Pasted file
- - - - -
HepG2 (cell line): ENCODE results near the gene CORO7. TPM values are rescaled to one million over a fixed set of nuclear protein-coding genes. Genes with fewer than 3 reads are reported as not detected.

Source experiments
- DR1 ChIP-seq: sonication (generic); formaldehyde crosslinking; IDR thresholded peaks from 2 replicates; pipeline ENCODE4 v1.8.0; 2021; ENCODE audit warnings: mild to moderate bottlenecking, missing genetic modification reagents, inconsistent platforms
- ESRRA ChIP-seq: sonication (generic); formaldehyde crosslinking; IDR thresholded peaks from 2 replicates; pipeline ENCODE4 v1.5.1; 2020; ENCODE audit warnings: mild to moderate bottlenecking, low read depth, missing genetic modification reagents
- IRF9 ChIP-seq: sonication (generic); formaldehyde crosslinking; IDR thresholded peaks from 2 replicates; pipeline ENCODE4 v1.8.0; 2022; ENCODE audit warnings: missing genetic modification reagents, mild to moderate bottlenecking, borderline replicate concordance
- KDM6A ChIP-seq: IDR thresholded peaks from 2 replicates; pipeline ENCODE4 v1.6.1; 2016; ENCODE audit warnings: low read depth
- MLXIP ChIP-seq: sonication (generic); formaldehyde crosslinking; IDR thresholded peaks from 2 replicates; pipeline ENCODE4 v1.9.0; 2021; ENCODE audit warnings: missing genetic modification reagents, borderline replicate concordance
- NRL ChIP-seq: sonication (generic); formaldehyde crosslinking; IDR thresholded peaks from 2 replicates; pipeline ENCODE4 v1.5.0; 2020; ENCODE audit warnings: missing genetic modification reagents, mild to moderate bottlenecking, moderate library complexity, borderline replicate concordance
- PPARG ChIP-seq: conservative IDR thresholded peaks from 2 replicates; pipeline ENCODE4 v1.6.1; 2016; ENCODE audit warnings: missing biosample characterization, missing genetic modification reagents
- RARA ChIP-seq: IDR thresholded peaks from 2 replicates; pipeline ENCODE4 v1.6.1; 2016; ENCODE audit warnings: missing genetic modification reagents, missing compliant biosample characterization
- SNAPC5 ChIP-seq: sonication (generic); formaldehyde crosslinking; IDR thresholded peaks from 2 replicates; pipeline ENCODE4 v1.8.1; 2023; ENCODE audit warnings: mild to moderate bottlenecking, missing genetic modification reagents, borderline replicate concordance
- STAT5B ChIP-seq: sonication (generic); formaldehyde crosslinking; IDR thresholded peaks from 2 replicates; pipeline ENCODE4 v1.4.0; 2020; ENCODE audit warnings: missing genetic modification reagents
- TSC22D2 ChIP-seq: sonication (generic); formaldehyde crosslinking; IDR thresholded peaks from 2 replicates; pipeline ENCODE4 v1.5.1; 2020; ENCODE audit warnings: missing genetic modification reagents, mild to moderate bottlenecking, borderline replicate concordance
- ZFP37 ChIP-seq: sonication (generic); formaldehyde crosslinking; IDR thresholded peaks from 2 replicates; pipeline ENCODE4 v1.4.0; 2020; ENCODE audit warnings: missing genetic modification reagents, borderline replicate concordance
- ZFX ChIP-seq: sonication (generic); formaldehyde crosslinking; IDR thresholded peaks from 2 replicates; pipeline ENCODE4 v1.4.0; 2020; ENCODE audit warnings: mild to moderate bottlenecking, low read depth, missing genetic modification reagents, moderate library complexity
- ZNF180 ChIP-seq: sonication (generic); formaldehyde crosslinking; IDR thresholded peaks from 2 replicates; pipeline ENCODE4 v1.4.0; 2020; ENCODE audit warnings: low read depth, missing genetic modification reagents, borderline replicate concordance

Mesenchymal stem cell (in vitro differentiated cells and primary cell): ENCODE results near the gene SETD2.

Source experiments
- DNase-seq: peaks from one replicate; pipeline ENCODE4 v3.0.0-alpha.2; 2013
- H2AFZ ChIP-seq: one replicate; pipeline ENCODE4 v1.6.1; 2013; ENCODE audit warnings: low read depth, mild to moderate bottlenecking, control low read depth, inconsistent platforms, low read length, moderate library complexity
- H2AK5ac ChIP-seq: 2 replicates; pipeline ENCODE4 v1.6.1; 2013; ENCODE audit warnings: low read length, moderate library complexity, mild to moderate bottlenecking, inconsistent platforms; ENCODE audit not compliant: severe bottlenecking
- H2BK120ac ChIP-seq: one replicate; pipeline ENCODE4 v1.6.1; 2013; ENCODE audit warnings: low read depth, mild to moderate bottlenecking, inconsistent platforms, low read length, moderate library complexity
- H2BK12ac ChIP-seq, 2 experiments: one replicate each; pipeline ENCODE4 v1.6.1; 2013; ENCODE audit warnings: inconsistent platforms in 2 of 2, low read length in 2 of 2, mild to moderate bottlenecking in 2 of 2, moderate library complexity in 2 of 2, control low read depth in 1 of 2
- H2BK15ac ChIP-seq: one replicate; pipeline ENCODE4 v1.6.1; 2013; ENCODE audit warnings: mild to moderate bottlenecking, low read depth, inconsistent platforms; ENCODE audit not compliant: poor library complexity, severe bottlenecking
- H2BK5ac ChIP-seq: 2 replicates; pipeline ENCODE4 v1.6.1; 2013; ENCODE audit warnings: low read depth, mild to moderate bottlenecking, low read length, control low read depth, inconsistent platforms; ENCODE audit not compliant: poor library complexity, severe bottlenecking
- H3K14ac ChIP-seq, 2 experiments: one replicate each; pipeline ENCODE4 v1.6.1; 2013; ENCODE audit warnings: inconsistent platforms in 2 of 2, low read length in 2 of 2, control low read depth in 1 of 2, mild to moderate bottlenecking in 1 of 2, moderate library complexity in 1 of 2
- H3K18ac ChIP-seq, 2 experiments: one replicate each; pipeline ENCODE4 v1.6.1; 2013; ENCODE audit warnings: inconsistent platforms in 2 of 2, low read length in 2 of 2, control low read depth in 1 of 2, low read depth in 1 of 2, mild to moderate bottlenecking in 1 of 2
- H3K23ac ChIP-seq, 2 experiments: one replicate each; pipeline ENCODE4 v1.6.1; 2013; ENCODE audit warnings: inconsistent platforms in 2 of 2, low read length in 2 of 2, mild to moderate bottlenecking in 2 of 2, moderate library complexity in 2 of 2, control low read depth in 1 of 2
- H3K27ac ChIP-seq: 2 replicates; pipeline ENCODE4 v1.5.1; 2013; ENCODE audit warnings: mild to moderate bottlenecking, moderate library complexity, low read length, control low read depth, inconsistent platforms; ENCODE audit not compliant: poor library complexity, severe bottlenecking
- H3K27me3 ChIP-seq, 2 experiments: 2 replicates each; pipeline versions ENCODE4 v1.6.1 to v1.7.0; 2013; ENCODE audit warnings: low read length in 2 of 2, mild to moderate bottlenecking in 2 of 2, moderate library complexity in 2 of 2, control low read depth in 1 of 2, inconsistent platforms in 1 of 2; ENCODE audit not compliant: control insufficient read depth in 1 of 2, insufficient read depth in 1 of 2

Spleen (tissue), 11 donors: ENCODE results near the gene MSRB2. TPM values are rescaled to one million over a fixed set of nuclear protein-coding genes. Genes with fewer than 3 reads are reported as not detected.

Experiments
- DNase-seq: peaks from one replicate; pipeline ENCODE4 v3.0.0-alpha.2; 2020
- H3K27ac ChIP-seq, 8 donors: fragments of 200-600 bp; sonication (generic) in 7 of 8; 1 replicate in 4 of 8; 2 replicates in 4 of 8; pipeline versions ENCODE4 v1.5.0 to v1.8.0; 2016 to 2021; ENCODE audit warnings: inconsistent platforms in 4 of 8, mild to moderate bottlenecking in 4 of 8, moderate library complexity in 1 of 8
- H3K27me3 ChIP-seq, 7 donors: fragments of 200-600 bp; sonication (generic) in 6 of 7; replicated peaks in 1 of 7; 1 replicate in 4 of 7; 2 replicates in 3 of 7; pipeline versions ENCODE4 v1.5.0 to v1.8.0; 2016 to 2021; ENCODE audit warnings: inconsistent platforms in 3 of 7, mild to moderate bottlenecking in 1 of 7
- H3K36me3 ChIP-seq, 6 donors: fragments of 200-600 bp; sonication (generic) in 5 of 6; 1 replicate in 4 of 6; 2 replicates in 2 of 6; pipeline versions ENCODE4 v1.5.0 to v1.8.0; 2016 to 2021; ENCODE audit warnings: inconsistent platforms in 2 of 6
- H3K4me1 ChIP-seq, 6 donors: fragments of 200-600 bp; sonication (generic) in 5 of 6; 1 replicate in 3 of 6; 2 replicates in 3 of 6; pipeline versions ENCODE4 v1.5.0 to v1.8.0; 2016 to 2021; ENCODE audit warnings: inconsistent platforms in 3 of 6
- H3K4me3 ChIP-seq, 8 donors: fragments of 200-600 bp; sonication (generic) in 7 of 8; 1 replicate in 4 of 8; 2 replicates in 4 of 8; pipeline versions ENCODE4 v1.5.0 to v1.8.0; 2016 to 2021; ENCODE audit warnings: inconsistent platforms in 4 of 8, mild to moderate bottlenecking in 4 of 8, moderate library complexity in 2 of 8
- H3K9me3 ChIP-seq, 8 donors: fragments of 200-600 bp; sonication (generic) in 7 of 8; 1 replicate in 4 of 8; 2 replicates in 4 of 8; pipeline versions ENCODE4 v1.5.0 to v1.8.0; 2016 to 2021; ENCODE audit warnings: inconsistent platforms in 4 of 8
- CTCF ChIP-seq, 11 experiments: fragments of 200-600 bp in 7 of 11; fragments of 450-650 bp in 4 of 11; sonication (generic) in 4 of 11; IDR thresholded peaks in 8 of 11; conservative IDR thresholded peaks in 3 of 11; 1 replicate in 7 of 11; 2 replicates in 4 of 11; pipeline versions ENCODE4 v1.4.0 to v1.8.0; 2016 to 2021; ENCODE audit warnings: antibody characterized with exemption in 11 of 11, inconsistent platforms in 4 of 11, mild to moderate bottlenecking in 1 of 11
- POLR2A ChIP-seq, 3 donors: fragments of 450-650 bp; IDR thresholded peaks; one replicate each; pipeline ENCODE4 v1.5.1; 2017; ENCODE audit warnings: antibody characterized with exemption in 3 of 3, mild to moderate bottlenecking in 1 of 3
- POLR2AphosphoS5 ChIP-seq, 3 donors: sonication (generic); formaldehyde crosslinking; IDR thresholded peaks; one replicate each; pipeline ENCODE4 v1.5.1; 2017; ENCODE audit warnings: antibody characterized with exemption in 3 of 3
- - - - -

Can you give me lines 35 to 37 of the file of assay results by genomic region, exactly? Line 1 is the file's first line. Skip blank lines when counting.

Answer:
- H3K27me3 ChIP-seq, 7 donors: fragments of 200-600 bp; sonication (generic) in 6 of 7; replicated peaks in 1 of 7; 1 replicate in 4 of 7; 2 replicates in 3 of 7; pipeline versions ENCODE4 v1.5.0 to v1.8.0; 2016 to 2021; ENCODE audit warnings: inconsistent platforms in 3 of 7, mild to moderate bottlenecking in 1 of 7
- H3K36me3 ChIP-seq, 6 donors: fragments of 200-600 bp; sonication (generic) in 5 of 6; 1 replicate in 4 of 6; 2 replicates in 2 of 6; pipeline versions ENCODE4 v1.5.0 to v1.8.0; 2016 to 2021; ENCODE audit warnings: inconsistent platforms in 2 of 6
- H3K4me1 ChIP-seq, 6 donors: fragments of 200-600 bp; sonication (generic) in 5 of 6; 1 replicate in 3 of 6; 2 replicates in 3 of 6; pipeline versions ENCODE4 v1.5.0 to v1.8.0; 2016 to 2021; ENCODE audit warnings: inconsistent platforms in 3 of 6